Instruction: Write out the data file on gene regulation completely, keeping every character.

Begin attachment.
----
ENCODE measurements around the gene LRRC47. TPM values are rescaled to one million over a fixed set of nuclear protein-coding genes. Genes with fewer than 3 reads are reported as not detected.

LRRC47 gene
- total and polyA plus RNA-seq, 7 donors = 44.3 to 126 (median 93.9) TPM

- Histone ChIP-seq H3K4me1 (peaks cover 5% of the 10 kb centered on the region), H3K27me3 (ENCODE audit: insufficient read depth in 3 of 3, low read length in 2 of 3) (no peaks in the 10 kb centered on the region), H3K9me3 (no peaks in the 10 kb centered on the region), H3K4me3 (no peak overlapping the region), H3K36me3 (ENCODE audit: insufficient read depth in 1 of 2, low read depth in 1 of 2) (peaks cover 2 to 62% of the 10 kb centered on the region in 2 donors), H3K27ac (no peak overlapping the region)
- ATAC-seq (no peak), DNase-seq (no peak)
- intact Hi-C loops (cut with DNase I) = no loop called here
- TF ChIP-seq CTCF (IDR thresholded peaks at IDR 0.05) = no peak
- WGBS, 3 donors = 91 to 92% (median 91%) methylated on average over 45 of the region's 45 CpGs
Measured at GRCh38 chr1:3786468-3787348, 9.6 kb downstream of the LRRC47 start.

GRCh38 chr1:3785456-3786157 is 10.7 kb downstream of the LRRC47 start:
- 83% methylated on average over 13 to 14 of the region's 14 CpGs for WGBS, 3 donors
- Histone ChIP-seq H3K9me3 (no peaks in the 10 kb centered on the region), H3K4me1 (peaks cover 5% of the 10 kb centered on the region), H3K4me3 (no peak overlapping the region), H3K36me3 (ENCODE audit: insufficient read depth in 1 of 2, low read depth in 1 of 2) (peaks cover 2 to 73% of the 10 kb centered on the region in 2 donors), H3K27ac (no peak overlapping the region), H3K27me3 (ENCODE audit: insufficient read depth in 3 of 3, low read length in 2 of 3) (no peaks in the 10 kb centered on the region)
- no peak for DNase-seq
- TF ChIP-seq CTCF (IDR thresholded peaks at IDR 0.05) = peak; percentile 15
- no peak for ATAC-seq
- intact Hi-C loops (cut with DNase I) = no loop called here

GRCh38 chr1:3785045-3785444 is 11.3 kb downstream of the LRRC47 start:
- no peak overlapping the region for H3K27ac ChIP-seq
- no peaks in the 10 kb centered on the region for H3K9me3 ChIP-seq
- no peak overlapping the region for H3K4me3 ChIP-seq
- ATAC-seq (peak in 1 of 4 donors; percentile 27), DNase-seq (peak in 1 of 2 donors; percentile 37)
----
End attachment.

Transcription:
ENCODE measurements around the gene LRRC47. TPM values are rescaled to one million over a fixed set of nuclear protein-coding genes. Genes with fewer than 3 reads are reported as not detected.

LRRC47 gene
- total and polyA plus RNA-seq, 7 donors = 44.3 to 126 (median 93.9) TPM

- Histone ChIP-seq H3K4me1 (peaks cover 5% of the 10 kb centered on the region), H3K27me3 (ENCODE audit: insufficient read depth in 3 of 3, low read length in 2 of 3) (no peaks in the 10 kb centered on the region), H3K9me3 (no peaks in the 10 kb centered on the region), H3K4me3 (no peak overlapping the region), H3K36me3 (ENCODE audit: insufficient read depth in 1 of 2, low read depth in 1 of 2) (peaks cover 2 to 62% of the 10 kb centered on the region in 2 donors), H3K27ac (no peak overlapping the region)
- ATAC-seq (no peak), DNase-seq (no peak)
- intact Hi-C loops (cut with DNase I) = no loop called here
- TF ChIP-seq CTCF (IDR thresholded peaks at IDR 0.05) = no peak
- WGBS, 3 donors = 91 to 92% (median 91%) methylated on average over 45 of the region's 45 CpGs
Measured at GRCh38 chr1:3786468-3787348, 9.6 kb downstream of the LRRC47 start.

GRCh38 chr1:3785456-3786157 is 10.7 kb downstream of the LRRC47 start:
- 83% methylated on average over 13 to 14 of the region's 14 CpGs for WGBS, 3 donors
- Histone ChIP-seq H3K9me3 (no peaks in the 10 kb centered on the region), H3K4me1 (peaks cover 5% of the 10 kb centered on the region), H3K4me3 (no peak overlapping the region), H3K36me3 (ENCODE audit: insufficient read depth in 1 of 2, low read depth in 1 of 2) (peaks cover 2 to 73% of the 10 kb centered on the region in 2 donors), H3K27ac (no peak overlapping the region), H3K27me3 (ENCODE audit: insufficient read depth in 3 of 3, low read length in 2 of 3) (no peaks in the 10 kb centered on the region)
- no peak for DNase-seq
- TF ChIP-seq CTCF (IDR thresholded peaks at IDR 0.05) = peak; percentile 15
- no peak for ATAC-seq
- intact Hi-C loops (cut with DNase I) = no loop called here

GRCh38 chr1:3785045-3785444 is 11.3 kb downstream of the LRRC47 start:
- no peak overlapping the region for H3K27ac ChIP-seq
- no peaks in the 10 kb centered on the region for H3K9me3 ChIP-seq
- no peak overlapping the region for H3K4me3 ChIP-seq
- ATAC-seq (peak in 1 of 4 donors; percentile 27), DNase-seq (peak in 1 of 2 donors; percentile 37)